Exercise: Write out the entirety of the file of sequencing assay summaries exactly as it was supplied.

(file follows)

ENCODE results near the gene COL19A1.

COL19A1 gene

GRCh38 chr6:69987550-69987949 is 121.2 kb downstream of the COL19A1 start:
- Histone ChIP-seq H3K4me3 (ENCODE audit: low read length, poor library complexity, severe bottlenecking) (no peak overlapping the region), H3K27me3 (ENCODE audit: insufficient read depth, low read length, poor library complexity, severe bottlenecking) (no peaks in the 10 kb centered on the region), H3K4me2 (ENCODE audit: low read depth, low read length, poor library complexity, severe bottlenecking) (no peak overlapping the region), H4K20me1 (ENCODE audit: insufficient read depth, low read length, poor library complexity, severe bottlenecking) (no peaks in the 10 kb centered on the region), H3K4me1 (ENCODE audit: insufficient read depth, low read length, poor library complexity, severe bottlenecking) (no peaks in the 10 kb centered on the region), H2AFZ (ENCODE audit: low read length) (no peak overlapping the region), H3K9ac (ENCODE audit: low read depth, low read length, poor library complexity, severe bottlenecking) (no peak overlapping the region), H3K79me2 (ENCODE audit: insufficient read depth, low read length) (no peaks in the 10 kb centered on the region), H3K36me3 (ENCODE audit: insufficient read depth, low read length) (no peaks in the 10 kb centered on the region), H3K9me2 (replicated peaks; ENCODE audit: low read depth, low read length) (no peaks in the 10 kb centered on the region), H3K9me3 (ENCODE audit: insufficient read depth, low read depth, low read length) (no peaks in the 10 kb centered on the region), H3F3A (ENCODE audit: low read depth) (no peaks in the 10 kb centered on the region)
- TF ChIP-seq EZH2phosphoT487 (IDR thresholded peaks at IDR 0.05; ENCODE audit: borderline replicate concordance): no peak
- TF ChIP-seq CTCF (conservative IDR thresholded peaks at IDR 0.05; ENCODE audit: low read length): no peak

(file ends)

ENCODE results near the gene COL19A1.

COL19A1 gene

GRCh38 chr6:69987550-69987949 is 121.2 kb downstream of the COL19A1 start:
- Histone ChIP-seq H3K4me3 (ENCODE audit: low read length, poor library complexity, severe bottlenecking) (no peak overlapping the region), H3K27me3 (ENCODE audit: insufficient read depth, low read length, poor library complexity, severe bottlenecking) (no peaks in the 10 kb centered on the region), H3K4me2 (ENCODE audit: low read depth, low read length, poor library complexity, severe bottlenecking) (no peak overlapping the region), H4K20me1 (ENCODE audit: insufficient read depth, low read length, poor library complexity, severe bottlenecking) (no peaks in the 10 kb centered on the region), H3K4me1 (ENCODE audit: insufficient read depth, low read length, poor library complexity, severe bottlenecking) (no peaks in the 10 kb centered on the region), H2AFZ (ENCODE audit: low read length) (no peak overlapping the region), H3K9ac (ENCODE audit: low read depth, low read length, poor library complexity, severe bottlenecking) (no peak overlapping the region), H3K79me2 (ENCODE audit: insufficient read depth, low read length) (no peaks in the 10 kb centered on the region), H3K36me3 (ENCODE audit: insufficient read depth, low read length) (no peaks in the 10 kb centered on the region), H3K9me2 (replicated peaks; ENCODE audit: low read depth, low read length) (no peaks in the 10 kb centered on the region), H3K9me3 (ENCODE audit: insufficient read depth, low read depth, low read length) (no peaks in the 10 kb centered on the region), H3F3A (ENCODE audit: low read depth) (no peaks in the 10 kb centered on the region)
- TF ChIP-seq EZH2phosphoT487 (IDR thresholded peaks at IDR 0.05; ENCODE audit: borderline replicate concordance): no peak
- TF ChIP-seq CTCF (conservative IDR thresholded peaks at IDR 0.05; ENCODE audit: low read length): no peak